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CHEM 463. Physical Chemistry II.

Section 200 (Honors). EXAMS ON TUESDAYS, FEB 13 AND MAR 20, 6:00-8:00 P.M.

Instructor(s): David Lubman (dmlubman@umich.edu)

Prerequisites: Chem. 461/462. (3).

Credits: (3).

Course Homepage: No Homepage Submitted.

This is the third of the three-term physical chemistry sequence Chemistry 260/461/463 and builds on material presented in both previous courses. The rigorous mathematical theory of classical thermodynamics will be developed, including applications to entropy, heat engines, solution properties, and phase and chemical equilibria. Modern statistical thermodynamics will be introduced. Modern theories of fundamental reaction rates will be used built on the phenomenological kinetics introduced in Chemistry 260. Methods for determining and understanding solid state structures will be discussed, building on group theory introduced in Chemistry 461.

Section 200 is designed to introduce students to a more thorough, research oriented view of Physical Chemistry. Required for Honors Chemistry concentrators.

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CHEM 511. Materials Chemistry.

Section 100.

Instructor(s): M David Curtis (mdcurtis@umich.edu)

Prerequisites: Chem. 461 or equivalent, Biochem 415, Chem 430 or equivalent. Permission of course director. (3).

Credits: (3).

Course Homepage: No Homepage Submitted.

This course presents concepts in materials chemistry. The main topics covered include structure and characterization, macroscopic properties, and synthesis and processing.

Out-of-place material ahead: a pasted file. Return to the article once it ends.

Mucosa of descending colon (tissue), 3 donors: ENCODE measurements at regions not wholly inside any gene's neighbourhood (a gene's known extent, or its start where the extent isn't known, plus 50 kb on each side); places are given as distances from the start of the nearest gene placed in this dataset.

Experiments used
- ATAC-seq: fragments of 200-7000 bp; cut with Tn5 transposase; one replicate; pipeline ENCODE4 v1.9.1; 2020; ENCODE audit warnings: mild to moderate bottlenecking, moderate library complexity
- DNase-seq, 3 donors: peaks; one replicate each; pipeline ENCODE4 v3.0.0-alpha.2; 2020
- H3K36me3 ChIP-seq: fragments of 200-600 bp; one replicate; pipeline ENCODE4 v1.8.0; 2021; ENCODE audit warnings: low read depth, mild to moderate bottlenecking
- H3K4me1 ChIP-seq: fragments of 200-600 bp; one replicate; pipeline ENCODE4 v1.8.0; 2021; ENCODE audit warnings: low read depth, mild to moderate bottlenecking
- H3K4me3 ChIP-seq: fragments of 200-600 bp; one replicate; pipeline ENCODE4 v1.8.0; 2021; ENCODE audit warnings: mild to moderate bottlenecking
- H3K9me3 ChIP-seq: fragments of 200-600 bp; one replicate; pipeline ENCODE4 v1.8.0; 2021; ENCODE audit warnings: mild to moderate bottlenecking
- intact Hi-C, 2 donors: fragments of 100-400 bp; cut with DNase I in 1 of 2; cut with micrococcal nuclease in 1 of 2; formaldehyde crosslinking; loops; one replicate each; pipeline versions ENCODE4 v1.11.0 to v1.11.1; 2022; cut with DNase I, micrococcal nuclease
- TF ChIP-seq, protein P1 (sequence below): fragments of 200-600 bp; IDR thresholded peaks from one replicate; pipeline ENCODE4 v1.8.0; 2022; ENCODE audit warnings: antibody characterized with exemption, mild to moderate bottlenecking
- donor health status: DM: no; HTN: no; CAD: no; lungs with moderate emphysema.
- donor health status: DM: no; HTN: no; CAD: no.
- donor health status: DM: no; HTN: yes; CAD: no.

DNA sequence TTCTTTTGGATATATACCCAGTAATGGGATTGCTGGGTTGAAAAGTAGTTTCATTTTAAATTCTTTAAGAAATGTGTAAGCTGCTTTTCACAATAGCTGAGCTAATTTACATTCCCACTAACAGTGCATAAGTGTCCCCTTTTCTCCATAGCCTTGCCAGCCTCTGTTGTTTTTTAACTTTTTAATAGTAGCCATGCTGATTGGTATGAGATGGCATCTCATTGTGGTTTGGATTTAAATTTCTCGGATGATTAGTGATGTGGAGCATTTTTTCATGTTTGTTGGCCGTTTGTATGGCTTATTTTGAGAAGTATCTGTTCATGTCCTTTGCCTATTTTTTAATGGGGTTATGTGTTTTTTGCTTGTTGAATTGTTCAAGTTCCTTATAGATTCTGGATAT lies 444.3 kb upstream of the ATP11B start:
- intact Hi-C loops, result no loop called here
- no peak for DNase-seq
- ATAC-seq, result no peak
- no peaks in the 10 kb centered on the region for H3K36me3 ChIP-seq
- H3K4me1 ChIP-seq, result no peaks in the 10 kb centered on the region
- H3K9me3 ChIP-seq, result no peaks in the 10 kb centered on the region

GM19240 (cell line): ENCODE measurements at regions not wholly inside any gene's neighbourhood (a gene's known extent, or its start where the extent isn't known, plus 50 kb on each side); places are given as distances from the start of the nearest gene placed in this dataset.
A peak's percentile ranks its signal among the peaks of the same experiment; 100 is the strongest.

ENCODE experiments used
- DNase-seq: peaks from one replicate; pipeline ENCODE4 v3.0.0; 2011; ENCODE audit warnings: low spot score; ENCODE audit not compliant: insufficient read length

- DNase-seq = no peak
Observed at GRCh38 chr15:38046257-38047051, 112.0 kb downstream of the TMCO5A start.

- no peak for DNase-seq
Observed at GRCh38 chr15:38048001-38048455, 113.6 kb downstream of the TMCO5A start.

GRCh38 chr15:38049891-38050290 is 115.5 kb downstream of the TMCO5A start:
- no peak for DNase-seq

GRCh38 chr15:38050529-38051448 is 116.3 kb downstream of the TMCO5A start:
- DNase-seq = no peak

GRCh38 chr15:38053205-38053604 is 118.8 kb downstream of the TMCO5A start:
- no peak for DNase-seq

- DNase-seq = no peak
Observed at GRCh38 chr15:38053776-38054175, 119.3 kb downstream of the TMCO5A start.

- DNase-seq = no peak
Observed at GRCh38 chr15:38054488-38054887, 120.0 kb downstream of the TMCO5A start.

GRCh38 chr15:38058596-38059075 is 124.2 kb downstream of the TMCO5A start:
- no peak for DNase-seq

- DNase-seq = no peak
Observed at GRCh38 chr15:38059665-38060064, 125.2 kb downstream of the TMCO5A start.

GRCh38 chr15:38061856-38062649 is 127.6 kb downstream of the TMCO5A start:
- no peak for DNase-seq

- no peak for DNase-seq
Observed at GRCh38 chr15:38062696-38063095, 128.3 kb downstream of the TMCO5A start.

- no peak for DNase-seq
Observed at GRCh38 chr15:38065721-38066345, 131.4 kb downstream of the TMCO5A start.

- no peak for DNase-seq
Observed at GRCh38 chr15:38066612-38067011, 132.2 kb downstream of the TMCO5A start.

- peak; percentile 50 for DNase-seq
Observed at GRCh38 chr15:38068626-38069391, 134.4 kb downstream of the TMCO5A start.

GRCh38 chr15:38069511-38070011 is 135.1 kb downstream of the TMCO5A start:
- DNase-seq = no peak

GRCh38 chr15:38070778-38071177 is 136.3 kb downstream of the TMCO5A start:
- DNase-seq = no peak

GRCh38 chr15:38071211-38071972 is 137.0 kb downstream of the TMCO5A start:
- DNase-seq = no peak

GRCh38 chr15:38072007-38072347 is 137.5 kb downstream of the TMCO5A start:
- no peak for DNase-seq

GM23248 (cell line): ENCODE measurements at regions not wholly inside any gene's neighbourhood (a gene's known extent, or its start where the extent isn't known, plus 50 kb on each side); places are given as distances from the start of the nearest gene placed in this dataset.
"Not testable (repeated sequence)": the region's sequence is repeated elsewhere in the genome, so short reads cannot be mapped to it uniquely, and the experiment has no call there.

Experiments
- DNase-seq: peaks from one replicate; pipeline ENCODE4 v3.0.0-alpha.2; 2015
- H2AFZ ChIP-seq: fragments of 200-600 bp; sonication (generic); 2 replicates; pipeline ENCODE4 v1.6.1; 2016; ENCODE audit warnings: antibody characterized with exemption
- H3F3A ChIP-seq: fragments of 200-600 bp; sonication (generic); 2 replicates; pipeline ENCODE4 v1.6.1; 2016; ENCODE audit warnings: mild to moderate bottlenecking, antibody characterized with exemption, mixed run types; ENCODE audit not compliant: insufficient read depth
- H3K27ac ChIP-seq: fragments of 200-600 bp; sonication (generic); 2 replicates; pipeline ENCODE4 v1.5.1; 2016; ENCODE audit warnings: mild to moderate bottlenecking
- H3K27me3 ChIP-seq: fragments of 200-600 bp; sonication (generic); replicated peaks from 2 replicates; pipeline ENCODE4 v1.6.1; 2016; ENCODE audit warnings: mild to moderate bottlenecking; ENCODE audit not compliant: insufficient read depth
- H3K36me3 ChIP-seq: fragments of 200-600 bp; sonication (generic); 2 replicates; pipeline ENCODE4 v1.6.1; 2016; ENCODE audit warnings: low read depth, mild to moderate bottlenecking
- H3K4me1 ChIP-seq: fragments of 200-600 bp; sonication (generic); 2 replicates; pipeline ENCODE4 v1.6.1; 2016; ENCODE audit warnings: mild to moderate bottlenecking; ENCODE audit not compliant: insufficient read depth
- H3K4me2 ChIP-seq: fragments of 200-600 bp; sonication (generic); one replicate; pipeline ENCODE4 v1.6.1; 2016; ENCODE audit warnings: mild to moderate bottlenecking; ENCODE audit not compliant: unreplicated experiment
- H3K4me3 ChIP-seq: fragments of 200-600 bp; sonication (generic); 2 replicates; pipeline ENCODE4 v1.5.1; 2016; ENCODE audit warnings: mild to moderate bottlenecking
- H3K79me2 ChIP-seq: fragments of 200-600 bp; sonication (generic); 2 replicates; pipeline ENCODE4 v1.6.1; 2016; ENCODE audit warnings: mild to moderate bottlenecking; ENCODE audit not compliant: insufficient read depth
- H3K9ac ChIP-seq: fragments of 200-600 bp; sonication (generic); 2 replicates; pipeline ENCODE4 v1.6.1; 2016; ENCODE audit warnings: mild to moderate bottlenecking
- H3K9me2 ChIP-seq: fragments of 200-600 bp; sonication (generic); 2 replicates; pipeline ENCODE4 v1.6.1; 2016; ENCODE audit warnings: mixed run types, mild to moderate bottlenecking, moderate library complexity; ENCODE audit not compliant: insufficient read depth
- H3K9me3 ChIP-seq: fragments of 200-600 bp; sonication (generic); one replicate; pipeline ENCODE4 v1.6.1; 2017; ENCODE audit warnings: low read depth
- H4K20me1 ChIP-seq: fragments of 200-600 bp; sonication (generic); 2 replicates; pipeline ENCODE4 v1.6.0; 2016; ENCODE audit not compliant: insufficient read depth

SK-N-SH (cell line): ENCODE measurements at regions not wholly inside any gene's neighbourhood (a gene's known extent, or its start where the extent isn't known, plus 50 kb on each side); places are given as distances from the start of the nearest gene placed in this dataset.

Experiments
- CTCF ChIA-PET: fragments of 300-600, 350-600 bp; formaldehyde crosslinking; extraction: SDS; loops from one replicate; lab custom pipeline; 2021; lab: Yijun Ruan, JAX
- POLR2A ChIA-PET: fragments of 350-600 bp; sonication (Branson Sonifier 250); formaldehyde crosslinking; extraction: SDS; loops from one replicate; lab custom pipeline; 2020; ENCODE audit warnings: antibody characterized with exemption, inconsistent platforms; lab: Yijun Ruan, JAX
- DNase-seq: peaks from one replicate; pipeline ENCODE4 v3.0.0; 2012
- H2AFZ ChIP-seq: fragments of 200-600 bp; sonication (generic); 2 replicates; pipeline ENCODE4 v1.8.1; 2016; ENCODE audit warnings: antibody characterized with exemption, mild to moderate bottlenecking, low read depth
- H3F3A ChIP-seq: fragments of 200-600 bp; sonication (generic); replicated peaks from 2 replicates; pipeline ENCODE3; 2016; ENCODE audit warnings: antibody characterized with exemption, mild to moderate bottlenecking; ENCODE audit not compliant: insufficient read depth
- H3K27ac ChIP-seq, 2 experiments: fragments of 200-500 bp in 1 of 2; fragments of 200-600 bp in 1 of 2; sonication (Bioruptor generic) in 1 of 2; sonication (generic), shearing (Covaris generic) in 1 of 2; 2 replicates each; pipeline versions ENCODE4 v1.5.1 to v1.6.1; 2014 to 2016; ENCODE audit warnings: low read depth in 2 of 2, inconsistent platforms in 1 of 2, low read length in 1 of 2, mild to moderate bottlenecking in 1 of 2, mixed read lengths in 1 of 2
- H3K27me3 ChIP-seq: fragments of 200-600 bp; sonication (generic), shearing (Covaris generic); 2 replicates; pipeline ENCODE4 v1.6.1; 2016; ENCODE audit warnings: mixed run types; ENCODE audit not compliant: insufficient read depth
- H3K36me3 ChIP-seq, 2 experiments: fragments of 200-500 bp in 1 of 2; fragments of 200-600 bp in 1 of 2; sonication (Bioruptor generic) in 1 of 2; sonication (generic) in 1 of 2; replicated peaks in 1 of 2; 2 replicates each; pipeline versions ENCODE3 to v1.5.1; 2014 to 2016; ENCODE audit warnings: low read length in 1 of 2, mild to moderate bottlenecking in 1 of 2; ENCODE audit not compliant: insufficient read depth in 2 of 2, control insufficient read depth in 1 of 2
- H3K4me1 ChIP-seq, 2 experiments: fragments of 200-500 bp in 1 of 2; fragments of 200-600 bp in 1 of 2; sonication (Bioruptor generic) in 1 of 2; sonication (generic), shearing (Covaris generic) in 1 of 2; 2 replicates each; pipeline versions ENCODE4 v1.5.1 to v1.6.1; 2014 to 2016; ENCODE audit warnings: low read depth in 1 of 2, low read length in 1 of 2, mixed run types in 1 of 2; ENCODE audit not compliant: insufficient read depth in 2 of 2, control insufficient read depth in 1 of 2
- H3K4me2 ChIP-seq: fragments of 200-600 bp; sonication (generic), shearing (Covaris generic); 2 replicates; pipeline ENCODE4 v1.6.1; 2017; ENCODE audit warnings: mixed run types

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CHEM 521(511)/Biophysics 521. Biophysical Chemistry II.

Section 001.

Instructor(s): Erik R P Zuiderweg (zuiderwe@umich.edu)

Prerequisites: Chem. 461, Biol. Chem. 415, and Chem. 430 or equivalent; and permission of course director. (3).

Credits: (3).

Course Homepage: No Homepage Submitted.

See Biophysics 521.001.

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CHEM 526/Biology 526. Chemical Biology II.

Section 100.

Instructor(s): A. Ramamoorthy (ramamoor@umich.edu)

Prerequisites: Chem. 525. Prior or concurrent enrollment in Chemistry 402 or equivalent. (3).

Credits: (3).

Course Homepage: No Homepage Submitted.

This is the second of a two course sequence in Chemical Biology. The intent of these courses is to introduce students to the breadth of material contained within the inherently interdisciplinary "Chemical Biology" arena. The course has been designed to cross the traditional disciplinary boundaries of Chemistry. Thus, rather than having traditional bioorganic, bioinorganic, and biophysical sections, the course will focus on case studies chosen so that over the course of the two term sequence, all of the key concepts in the traditional chemical disciplines are discussed.

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CHEM 535/Macromolecular Science 535. Physical Chemistry of Macromolecules.

Section 100.

Instructor(s): Richard E Robertson (rer@umich.edu)

Prerequisites: Chem. 463. (3).

Credits: (3).

Course Homepage: No Homepage Submitted.